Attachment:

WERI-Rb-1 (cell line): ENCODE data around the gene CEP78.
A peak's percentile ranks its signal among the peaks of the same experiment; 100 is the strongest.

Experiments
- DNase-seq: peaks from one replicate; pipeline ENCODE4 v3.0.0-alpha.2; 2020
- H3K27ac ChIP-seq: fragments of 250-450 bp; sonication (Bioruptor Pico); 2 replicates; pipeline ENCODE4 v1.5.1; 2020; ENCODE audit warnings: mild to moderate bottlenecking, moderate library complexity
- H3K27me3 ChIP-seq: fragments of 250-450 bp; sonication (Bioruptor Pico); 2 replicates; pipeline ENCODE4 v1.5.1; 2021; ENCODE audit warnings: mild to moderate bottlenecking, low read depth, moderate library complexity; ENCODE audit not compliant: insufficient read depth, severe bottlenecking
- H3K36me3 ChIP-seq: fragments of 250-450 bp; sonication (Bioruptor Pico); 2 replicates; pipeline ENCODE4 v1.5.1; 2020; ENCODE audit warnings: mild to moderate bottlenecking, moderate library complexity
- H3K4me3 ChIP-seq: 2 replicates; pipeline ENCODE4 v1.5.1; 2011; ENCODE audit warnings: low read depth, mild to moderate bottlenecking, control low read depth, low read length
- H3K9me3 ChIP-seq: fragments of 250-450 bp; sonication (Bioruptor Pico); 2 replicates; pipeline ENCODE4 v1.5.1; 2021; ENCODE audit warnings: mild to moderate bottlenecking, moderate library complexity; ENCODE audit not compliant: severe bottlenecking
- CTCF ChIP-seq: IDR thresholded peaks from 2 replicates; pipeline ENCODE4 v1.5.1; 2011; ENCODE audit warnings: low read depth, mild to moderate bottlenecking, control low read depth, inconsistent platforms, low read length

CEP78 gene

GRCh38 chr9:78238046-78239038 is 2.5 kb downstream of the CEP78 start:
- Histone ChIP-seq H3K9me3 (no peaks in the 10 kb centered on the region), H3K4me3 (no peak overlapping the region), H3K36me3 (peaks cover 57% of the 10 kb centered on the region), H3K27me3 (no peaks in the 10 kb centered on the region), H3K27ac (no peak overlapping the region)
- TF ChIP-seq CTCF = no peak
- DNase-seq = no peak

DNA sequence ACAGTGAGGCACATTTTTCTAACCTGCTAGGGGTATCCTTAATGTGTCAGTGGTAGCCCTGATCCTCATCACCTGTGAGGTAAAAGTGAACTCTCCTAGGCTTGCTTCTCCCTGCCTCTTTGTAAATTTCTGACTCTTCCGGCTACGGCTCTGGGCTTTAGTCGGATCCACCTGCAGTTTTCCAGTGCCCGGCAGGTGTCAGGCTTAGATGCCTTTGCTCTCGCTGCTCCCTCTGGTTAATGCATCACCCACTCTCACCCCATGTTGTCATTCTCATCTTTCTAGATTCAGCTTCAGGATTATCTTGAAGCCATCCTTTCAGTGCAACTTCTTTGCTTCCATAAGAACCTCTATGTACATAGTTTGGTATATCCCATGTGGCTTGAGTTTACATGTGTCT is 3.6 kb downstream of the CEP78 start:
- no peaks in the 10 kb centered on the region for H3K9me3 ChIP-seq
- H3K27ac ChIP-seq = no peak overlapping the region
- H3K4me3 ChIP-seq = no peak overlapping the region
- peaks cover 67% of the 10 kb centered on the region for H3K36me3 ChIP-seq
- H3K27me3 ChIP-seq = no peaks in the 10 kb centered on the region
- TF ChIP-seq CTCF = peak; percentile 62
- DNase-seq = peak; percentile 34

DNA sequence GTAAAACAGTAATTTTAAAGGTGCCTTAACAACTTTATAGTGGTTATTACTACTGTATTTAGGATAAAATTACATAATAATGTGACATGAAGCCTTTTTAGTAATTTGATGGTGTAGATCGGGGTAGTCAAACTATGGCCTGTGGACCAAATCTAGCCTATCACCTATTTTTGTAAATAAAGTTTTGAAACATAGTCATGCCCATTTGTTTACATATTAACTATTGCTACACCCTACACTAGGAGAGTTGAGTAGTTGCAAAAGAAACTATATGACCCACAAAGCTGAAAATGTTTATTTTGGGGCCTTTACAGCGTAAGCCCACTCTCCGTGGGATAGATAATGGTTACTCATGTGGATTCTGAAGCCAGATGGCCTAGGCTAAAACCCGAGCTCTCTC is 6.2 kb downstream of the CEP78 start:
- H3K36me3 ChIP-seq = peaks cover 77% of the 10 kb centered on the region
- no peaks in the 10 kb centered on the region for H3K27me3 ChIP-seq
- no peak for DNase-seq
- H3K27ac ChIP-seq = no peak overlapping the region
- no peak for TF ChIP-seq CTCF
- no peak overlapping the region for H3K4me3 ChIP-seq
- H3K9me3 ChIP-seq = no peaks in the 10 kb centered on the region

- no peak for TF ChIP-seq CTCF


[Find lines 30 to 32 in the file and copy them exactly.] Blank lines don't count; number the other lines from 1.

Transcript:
- no peak overlapping the region for H3K4me3 ChIP-seq
- H3K9me3 ChIP-seq = no peaks in the 10 kb centered on the region

- no peak for TF ChIP-seq CTCF